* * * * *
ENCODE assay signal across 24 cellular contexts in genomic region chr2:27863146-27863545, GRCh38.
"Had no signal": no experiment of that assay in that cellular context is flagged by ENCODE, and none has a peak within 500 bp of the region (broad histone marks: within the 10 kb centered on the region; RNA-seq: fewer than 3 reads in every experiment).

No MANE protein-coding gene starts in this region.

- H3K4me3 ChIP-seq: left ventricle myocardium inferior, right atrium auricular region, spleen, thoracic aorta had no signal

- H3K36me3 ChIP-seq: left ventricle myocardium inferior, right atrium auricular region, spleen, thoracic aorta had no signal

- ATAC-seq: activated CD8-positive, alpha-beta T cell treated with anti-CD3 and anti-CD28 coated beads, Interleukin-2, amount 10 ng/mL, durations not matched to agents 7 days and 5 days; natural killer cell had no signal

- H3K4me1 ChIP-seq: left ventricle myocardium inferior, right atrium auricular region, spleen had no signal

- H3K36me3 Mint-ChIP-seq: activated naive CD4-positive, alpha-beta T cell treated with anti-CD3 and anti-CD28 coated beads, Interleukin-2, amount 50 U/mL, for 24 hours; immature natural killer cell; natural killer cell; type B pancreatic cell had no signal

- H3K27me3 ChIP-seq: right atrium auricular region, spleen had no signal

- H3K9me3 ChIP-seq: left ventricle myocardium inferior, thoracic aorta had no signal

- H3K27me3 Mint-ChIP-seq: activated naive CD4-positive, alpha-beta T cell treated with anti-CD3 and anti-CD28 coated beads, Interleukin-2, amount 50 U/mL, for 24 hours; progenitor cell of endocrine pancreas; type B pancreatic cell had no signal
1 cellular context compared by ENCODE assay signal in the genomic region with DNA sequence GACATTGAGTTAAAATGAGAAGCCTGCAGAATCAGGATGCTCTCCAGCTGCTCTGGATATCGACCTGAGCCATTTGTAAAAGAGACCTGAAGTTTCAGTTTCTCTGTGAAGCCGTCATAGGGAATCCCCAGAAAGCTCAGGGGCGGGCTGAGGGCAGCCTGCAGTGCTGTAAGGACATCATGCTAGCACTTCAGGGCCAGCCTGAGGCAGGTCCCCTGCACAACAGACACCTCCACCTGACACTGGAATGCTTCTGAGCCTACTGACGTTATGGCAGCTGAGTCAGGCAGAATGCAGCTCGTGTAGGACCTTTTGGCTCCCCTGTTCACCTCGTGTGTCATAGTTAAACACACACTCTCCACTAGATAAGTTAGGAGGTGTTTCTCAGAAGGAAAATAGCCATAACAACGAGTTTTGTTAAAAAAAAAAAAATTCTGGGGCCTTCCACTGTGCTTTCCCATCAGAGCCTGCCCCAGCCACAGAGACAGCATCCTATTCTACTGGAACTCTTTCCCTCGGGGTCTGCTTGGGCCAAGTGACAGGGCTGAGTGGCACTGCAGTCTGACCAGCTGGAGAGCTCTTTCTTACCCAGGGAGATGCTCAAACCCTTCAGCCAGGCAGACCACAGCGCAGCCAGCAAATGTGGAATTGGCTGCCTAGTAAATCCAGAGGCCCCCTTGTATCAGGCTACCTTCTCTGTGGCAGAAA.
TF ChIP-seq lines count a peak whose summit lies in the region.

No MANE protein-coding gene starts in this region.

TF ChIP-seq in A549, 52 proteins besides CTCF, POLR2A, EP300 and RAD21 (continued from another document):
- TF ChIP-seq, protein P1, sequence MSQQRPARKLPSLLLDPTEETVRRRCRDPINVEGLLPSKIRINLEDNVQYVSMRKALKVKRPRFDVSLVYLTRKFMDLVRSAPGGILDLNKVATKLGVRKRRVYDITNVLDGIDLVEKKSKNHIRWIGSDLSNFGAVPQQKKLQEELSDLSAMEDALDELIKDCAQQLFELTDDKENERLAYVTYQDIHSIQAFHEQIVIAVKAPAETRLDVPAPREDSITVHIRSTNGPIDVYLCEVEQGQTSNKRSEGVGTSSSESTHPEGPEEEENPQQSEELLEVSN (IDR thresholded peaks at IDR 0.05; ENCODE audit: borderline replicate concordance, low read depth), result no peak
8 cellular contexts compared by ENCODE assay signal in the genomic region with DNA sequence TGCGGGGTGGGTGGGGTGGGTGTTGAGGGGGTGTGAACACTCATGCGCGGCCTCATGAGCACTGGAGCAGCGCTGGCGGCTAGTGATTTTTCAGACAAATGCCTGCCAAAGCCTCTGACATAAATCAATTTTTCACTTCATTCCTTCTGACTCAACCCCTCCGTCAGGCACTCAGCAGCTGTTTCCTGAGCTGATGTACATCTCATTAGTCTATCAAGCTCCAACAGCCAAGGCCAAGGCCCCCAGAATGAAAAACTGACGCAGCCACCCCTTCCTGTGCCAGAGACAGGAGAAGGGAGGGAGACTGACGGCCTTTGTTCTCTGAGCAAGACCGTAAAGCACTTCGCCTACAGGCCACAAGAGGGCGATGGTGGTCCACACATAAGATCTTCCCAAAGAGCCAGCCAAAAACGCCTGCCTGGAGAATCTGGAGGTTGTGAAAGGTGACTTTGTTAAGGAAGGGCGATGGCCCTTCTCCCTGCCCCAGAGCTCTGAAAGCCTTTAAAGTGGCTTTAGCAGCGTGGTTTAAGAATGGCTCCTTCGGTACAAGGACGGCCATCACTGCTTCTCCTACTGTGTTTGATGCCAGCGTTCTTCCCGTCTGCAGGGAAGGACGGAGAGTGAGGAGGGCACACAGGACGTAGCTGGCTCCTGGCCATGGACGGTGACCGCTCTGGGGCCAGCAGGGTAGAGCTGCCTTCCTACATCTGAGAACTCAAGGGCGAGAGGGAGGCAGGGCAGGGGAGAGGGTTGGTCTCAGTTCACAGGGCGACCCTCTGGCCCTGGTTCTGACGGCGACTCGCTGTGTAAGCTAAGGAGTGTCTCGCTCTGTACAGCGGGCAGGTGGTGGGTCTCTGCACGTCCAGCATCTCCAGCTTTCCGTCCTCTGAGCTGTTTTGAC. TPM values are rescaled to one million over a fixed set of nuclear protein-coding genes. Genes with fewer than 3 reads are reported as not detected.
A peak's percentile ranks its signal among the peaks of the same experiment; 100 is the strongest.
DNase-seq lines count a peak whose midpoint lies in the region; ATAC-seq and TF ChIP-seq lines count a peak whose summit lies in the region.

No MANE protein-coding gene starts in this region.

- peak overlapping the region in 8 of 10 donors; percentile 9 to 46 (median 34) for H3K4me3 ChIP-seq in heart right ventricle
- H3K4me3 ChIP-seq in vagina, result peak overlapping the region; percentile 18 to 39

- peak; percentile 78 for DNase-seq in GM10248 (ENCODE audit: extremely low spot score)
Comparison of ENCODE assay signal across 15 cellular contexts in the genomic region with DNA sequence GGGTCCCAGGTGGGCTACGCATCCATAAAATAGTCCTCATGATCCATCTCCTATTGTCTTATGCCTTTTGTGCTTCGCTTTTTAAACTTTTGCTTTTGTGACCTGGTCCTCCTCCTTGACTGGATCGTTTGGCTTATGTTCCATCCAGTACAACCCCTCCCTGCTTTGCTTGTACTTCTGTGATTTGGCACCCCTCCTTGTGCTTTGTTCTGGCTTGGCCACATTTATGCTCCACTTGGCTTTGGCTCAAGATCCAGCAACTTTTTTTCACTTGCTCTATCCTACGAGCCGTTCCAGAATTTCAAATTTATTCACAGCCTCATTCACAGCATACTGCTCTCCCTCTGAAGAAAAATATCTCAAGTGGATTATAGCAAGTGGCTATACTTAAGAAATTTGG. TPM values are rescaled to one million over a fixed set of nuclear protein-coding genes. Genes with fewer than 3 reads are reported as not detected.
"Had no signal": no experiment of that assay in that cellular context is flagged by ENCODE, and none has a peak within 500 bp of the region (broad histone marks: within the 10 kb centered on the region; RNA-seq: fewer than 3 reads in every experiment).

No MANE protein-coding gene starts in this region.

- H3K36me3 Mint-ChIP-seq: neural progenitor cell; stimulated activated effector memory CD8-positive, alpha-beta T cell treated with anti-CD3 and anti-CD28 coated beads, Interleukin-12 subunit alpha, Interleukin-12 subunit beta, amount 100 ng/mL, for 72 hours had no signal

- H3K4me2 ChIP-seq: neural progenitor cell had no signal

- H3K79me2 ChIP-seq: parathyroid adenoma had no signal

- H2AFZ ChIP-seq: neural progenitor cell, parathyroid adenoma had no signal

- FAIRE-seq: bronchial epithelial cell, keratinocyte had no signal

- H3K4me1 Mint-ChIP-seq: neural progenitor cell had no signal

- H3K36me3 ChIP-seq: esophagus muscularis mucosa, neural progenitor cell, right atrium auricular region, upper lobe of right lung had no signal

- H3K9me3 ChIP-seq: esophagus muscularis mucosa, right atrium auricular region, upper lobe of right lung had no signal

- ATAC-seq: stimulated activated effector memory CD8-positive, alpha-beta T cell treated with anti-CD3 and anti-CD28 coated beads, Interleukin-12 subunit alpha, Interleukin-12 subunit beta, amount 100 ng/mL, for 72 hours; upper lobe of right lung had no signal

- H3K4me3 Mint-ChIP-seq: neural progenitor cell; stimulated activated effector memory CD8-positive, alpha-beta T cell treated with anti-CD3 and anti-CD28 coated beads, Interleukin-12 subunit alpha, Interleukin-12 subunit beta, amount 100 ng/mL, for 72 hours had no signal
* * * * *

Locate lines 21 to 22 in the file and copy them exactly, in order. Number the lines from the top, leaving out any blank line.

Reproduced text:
- peak overlapping the region in 8 of 10 donors; percentile 9 to 46 (median 34) for H3K4me3 ChIP-seq in heart right ventricle
- H3K4me3 ChIP-seq in vagina, result peak overlapping the region; percentile 18 to 39